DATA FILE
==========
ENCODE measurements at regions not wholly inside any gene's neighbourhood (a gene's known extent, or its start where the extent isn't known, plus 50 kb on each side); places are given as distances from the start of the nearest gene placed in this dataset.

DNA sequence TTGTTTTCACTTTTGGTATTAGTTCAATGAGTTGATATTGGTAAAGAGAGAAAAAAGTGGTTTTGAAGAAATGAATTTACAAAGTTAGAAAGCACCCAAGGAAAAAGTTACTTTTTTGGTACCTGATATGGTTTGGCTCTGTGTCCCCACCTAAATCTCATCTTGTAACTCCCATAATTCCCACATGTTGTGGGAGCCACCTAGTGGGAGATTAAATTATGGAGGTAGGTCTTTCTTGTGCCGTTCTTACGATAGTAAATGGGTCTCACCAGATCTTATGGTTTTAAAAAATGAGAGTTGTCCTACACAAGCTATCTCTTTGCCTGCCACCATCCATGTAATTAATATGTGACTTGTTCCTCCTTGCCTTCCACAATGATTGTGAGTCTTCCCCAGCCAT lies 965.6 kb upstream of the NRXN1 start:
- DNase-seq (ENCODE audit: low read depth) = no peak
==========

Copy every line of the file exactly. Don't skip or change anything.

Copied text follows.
ENCODE measurements at regions not wholly inside any gene's neighbourhood (a gene's known extent, or its start where the extent isn't known, plus 50 kb on each side); places are given as distances from the start of the nearest gene placed in this dataset.

DNA sequence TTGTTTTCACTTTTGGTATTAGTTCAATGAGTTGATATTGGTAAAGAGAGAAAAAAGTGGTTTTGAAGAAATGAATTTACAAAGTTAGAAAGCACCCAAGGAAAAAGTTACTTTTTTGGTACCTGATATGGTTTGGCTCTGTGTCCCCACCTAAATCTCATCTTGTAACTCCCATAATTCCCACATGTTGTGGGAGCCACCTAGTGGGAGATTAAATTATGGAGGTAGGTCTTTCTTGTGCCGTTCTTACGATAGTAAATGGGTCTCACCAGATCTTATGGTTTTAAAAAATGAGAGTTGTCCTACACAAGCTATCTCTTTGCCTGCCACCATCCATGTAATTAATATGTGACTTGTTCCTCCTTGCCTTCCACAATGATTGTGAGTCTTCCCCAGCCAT lies 965.6 kb upstream of the NRXN1 start:
- DNase-seq (ENCODE audit: low read depth) = no peak